The unemployment rate fell to 5.5 per cent in May, its lowest level since February 2013, as 42,000 new jobs were created.
The strong jobs creation was all in full-time employment, with 52,100 full-time positions being added to the economy while 10,100 part-time ones fell away, the Australian Bureau of Statistics said on Thursday.
‘They didn’t even get back to me’
Young jobseeker Isobel Robertson says an experience with an employer who didn’t contact her after a job interview, despite saying they would in a week, has left a bad taste in her mouth.
The participation rate, which refers to the number of people either employed or actively looking for work, edged up to 64.9 per cent, from 64.8 per cent in April.
Meanwhile, the quarterly seasonally adjusted underemployment rate decreased by 0.1 percentage points to 8.8 per cent.
The data, which beat expectations of a flat rate of 5.7 per cent, buoyed the Australian dollar, which jumped more than a third of a cent to US76.27¢, nudging a two-month high.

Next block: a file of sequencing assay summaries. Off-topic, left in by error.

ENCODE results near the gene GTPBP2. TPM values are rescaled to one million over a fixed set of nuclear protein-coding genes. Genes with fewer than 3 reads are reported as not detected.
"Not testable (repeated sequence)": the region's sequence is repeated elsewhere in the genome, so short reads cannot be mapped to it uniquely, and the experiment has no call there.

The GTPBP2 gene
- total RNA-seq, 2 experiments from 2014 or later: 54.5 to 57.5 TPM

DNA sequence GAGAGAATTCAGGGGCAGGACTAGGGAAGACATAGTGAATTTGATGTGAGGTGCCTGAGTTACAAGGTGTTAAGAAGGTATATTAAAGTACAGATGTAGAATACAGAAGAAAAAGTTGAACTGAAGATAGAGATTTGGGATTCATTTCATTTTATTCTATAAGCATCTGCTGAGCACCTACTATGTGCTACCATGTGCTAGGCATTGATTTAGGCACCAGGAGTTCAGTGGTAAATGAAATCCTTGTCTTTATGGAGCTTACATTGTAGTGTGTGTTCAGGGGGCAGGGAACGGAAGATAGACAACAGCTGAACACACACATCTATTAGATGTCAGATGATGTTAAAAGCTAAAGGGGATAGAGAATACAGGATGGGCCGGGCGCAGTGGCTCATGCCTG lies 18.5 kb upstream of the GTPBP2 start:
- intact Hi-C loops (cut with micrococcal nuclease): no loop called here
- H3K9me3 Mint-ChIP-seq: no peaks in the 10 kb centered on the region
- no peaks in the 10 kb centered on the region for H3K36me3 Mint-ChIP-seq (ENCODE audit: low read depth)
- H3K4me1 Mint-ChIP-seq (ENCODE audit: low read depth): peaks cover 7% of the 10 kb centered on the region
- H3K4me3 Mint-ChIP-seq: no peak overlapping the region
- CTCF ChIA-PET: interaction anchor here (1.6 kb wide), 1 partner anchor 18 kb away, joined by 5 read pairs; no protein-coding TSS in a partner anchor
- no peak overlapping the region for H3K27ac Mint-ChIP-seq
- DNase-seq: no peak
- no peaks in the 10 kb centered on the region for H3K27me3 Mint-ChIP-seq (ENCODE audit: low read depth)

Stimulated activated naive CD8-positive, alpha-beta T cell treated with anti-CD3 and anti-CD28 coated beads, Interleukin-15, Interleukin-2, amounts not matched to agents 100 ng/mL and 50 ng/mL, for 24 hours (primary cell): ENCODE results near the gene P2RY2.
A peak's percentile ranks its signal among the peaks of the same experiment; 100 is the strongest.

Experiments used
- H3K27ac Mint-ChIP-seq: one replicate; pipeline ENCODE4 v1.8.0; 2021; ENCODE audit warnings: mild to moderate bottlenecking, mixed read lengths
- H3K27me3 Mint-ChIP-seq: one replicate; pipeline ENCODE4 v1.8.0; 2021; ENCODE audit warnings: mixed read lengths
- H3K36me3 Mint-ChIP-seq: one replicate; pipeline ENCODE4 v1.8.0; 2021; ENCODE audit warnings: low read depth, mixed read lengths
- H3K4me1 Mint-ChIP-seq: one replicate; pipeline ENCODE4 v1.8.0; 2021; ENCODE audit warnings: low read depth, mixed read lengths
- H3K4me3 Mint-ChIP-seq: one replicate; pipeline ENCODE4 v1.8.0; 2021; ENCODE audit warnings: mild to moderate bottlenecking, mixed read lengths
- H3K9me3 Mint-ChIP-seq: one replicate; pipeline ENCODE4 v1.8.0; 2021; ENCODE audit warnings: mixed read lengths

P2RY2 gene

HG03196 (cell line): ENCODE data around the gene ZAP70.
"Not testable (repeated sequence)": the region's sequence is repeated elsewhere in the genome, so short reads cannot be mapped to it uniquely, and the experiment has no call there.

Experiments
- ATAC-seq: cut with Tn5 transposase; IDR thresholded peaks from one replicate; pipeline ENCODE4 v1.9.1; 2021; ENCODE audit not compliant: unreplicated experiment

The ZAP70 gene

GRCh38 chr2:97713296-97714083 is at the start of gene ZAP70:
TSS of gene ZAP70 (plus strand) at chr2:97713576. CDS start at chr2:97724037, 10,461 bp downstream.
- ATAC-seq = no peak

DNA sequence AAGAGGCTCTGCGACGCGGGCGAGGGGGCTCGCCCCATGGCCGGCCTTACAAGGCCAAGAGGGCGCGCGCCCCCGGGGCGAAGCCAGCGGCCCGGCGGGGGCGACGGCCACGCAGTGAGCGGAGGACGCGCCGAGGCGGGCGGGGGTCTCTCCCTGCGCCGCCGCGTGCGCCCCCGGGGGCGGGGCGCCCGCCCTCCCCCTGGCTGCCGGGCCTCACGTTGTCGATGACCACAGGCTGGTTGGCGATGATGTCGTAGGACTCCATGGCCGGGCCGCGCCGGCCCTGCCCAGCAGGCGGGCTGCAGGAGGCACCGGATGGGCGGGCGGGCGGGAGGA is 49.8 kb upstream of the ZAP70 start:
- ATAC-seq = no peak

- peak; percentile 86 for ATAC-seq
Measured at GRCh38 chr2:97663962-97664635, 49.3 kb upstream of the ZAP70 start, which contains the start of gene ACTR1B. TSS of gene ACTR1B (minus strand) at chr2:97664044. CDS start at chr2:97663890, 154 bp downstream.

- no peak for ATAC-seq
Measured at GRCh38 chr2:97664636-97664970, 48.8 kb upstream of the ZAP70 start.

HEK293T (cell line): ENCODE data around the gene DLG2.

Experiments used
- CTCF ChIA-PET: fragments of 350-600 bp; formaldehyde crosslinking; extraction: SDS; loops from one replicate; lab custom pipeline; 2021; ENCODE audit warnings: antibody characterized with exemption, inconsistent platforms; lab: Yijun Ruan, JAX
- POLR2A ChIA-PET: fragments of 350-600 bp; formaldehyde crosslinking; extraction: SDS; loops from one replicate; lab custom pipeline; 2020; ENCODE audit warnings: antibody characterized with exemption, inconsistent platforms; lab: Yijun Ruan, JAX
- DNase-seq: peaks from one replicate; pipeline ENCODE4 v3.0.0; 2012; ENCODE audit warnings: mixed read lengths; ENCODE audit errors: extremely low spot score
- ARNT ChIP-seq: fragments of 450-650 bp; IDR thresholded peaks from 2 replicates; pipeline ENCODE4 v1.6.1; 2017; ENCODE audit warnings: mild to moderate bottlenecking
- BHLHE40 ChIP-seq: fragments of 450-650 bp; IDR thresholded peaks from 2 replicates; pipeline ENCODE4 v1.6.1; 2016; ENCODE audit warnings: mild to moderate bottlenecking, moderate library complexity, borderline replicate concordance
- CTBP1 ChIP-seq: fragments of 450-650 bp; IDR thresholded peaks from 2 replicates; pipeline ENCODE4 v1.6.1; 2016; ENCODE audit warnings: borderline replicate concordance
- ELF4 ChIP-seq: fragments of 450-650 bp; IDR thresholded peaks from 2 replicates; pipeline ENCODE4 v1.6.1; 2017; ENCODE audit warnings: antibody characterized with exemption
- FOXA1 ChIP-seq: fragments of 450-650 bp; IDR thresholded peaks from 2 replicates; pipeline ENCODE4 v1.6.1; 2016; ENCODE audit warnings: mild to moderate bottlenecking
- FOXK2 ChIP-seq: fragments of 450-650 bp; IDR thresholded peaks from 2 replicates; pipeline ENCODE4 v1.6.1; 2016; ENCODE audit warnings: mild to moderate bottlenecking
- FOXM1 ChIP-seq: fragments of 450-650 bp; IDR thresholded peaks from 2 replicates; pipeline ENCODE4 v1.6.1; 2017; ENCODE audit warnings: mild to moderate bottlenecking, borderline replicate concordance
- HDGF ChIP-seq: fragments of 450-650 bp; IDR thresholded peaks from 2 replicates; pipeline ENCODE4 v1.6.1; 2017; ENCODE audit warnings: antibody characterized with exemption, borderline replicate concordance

The back-to-back jump in job numbers signals the labour market may be exiting a slow grind that’s been reflected by stagnant wages and fewer hours.
The economy is adjusting to the end of a resource boom and the central bank has cut its benchmark rate to a record-low 1.5 per cent in order to encourage firms to borrow and hire.
CommSec chief economist Craig James said the Reserve Bank of Australia wouldn’t be in a rush to lift rates, but rate cuts “could now be taken off the table”.
The participation rate edged up, to 64.9 per cent, from 64.8 per cent in April. Photo: Erin Jonasson
“It’s hard to see the doomsayers finding too many negatives in the latest jobs report. Even the underutilisation rate fell sharply in the latest quarter,” Mr James said.
“More jobs and more hours worked means more spending and more momentum for the economy. This is a result to be celebrated by consumers and businesses alike.”
More to come